Everyone may be clamoring for Google+ invites, but Spotify invites were selling for almost five times the amount on eBay. The music service, which originally launched in Sweden in 2008, has cleared most legal hurdles to be available in the U.S. I was fortunate to get an early invite via Klout. Here are five interesting things about Spotify.
This works like the old Napster in the sense that you type in a song and boom, you can play it right then and there for free. Unlike Napster, this will be legal (that’s why it has taken Spotify so long to reach the U.S. market). While not all the songs I searched for came up, Spotify’s 15 million-song database was more than sufficient. The interface was up and running in less than a minute and fairly intuitive. It looks like a slimmed down version of iTunes.
Spotify seems to deliver on what Apple’s Ping was attempting to accomplish. You can connect to your friends via Facebook and either create playlists or see what your friends are listening to. There is also an easy “send” feature so that if you like a song you can pass it along to a friend. Your friend will receive an inbox notification. It’s interesting to note that music on Facebook is a vastly untapped market. While social gaming (Zynga) has gone bananas within social networks (even more so in China), music has been lagging, but the potential is huge.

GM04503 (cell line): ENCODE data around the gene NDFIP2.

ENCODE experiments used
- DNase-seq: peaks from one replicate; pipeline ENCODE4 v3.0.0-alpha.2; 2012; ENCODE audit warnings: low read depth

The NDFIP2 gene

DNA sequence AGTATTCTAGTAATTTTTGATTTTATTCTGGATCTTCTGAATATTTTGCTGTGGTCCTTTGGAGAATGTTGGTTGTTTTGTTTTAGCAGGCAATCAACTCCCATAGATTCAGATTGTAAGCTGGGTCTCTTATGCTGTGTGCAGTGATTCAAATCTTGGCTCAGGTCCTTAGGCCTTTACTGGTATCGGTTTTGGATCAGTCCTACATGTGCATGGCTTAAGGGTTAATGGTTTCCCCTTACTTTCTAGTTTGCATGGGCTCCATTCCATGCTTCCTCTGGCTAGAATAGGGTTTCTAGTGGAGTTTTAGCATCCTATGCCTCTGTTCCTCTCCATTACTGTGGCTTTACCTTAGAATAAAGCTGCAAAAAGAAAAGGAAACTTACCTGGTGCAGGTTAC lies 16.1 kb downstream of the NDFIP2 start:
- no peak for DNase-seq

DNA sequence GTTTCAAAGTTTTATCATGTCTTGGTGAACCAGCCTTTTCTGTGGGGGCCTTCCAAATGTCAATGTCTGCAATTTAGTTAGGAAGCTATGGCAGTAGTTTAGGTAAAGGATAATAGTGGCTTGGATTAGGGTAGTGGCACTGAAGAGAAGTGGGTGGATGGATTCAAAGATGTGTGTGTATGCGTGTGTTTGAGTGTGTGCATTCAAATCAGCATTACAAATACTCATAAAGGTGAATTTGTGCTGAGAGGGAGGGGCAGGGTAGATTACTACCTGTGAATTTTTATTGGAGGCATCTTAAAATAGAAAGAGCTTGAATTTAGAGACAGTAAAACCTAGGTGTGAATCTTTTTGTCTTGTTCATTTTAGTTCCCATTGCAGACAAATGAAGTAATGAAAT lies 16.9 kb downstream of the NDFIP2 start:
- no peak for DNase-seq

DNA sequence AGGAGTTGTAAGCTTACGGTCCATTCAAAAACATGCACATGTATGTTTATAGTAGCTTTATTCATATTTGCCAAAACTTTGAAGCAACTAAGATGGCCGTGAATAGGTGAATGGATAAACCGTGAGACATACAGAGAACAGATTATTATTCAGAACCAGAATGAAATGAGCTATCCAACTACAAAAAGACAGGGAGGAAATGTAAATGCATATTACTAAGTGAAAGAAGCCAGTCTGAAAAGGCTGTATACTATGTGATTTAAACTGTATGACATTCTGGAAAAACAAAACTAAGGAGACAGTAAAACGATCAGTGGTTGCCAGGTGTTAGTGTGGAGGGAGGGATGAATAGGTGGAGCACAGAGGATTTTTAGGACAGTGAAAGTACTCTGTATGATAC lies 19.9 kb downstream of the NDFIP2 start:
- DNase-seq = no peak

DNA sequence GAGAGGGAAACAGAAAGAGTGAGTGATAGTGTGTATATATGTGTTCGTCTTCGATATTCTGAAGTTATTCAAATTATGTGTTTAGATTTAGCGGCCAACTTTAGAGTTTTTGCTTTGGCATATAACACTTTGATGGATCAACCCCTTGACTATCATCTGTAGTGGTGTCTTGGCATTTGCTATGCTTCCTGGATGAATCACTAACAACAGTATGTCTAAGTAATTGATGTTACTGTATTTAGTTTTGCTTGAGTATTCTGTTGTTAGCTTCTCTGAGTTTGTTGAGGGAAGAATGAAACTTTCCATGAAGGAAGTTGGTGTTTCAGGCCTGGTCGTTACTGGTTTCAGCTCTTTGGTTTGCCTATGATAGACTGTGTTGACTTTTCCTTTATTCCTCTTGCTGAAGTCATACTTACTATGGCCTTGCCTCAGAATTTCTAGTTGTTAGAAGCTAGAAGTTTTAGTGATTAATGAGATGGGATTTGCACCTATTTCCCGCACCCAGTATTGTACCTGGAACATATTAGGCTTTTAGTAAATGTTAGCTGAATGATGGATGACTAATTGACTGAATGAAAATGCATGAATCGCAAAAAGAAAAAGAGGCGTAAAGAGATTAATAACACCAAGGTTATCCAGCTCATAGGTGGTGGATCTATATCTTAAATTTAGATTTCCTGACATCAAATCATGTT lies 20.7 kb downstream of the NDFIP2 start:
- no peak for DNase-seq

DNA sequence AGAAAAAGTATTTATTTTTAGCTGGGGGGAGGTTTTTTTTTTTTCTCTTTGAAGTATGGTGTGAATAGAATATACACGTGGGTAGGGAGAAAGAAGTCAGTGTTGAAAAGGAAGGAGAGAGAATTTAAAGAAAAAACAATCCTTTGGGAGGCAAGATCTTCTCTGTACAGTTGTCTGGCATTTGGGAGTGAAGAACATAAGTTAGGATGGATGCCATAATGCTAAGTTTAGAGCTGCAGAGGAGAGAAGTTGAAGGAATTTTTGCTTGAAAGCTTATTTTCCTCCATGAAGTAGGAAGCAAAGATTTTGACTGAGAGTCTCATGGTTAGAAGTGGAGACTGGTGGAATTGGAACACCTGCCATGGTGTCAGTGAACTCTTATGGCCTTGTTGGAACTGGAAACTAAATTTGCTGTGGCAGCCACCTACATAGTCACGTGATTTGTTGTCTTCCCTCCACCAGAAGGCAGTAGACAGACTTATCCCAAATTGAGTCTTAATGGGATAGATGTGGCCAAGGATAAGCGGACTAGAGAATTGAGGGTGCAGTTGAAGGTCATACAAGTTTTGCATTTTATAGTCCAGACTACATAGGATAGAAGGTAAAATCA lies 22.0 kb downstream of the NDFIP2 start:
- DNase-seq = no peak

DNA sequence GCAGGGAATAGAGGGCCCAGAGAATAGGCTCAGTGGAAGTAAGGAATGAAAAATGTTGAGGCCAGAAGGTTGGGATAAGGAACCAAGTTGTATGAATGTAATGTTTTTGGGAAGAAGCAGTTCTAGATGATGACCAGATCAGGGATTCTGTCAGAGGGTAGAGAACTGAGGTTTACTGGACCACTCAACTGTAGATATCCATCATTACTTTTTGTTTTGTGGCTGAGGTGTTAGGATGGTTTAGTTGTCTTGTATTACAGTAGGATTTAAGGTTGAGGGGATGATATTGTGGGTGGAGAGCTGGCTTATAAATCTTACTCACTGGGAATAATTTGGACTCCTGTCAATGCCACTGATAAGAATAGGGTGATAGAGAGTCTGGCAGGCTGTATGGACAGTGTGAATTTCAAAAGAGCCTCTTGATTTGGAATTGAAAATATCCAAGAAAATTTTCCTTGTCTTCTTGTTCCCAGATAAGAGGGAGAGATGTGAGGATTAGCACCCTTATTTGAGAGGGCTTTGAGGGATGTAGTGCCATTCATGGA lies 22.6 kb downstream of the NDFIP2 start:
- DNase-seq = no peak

If you are an advertiser, this is a great time to buy some “cheap” inventory that is highly directed toward influencers. These Spotify invites were difficult to obtain, so Spotify, like Google+ is awash with geeks and influencers. For the short term only, the ad-supported product is available in the U.S. Spotify plans to roll out its Unlimited ($4.99 per month for ad-free access to Spotify on a computer) and Spotify Premium ($9.99 per month for access on the computer and mobile devices) when appropriate.
Within minutes my iTunes library was connected via the Spotify interface. This was a nice feature so that I had all my music handy, while at the same time I could search for new tracks. Getting all formats of music to play was a bit of a challenge, especially when synching to an iPod or iPhone. For example, most M4P files are protected by iTunes. There’s also a scary message that everything will be erased from your iPod if you synch with Spotify. This user experience needs to be corrected quickly for the U.S. where we like things to be simplified (e.g., Apple’s success).
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